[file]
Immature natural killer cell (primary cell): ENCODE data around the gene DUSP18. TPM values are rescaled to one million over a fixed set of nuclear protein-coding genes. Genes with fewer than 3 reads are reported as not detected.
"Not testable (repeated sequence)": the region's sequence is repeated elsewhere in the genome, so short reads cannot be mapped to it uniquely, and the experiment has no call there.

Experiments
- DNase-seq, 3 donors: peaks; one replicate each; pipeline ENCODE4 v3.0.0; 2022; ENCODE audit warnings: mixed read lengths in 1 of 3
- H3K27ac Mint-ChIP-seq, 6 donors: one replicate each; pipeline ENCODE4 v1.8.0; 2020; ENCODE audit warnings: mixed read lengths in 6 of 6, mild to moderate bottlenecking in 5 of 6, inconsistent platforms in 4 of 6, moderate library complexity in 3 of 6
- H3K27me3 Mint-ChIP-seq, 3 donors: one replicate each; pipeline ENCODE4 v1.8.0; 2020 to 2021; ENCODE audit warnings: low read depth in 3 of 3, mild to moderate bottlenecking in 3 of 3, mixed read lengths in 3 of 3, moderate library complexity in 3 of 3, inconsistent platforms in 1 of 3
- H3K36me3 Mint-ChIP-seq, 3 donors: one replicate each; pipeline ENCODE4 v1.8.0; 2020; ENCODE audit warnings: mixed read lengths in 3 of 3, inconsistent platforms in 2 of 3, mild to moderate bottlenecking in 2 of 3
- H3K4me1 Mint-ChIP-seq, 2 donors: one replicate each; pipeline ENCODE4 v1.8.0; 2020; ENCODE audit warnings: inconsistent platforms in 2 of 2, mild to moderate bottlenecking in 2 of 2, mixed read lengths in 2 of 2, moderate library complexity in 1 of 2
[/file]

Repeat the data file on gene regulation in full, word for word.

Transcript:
Immature natural killer cell (primary cell): ENCODE data around the gene DUSP18. TPM values are rescaled to one million over a fixed set of nuclear protein-coding genes. Genes with fewer than 3 reads are reported as not detected.
"Not testable (repeated sequence)": the region's sequence is repeated elsewhere in the genome, so short reads cannot be mapped to it uniquely, and the experiment has no call there.

Experiments
- DNase-seq, 3 donors: peaks; one replicate each; pipeline ENCODE4 v3.0.0; 2022; ENCODE audit warnings: mixed read lengths in 1 of 3
- H3K27ac Mint-ChIP-seq, 6 donors: one replicate each; pipeline ENCODE4 v1.8.0; 2020; ENCODE audit warnings: mixed read lengths in 6 of 6, mild to moderate bottlenecking in 5 of 6, inconsistent platforms in 4 of 6, moderate library complexity in 3 of 6
- H3K27me3 Mint-ChIP-seq, 3 donors: one replicate each; pipeline ENCODE4 v1.8.0; 2020 to 2021; ENCODE audit warnings: low read depth in 3 of 3, mild to moderate bottlenecking in 3 of 3, mixed read lengths in 3 of 3, moderate library complexity in 3 of 3, inconsistent platforms in 1 of 3
- H3K36me3 Mint-ChIP-seq, 3 donors: one replicate each; pipeline ENCODE4 v1.8.0; 2020; ENCODE audit warnings: mixed read lengths in 3 of 3, inconsistent platforms in 2 of 3, mild to moderate bottlenecking in 2 of 3
- H3K4me1 Mint-ChIP-seq, 2 donors: one replicate each; pipeline ENCODE4 v1.8.0; 2020; ENCODE audit warnings: inconsistent platforms in 2 of 2, mild to moderate bottlenecking in 2 of 2, mixed read lengths in 2 of 2, moderate library complexity in 1 of 2